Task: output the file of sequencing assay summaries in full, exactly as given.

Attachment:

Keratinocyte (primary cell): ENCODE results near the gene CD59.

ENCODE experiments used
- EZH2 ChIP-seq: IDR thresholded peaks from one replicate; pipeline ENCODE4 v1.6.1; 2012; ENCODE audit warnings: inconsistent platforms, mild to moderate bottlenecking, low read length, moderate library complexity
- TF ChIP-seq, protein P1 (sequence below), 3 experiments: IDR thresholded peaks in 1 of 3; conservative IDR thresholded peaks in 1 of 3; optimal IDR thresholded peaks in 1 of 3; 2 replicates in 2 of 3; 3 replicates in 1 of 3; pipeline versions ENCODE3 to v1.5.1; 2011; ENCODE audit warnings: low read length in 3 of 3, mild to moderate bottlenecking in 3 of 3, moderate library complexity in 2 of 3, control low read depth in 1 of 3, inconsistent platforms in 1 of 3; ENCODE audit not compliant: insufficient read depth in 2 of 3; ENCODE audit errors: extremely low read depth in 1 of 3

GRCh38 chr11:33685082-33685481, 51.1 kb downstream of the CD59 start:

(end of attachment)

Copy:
Keratinocyte (primary cell): ENCODE results near the gene CD59.

ENCODE experiments used
- EZH2 ChIP-seq: IDR thresholded peaks from one replicate; pipeline ENCODE4 v1.6.1; 2012; ENCODE audit warnings: inconsistent platforms, mild to moderate bottlenecking, low read length, moderate library complexity
- TF ChIP-seq, protein P1 (sequence below), 3 experiments: IDR thresholded peaks in 1 of 3; conservative IDR thresholded peaks in 1 of 3; optimal IDR thresholded peaks in 1 of 3; 2 replicates in 2 of 3; 3 replicates in 1 of 3; pipeline versions ENCODE3 to v1.5.1; 2011; ENCODE audit warnings: low read length in 3 of 3, mild to moderate bottlenecking in 3 of 3, moderate library complexity in 2 of 3, control low read depth in 1 of 3, inconsistent platforms in 1 of 3; ENCODE audit not compliant: insufficient read depth in 2 of 3; ENCODE audit errors: extremely low read depth in 1 of 3

GRCh38 chr11:33685082-33685481, 51.1 kb downstream of the CD59 start: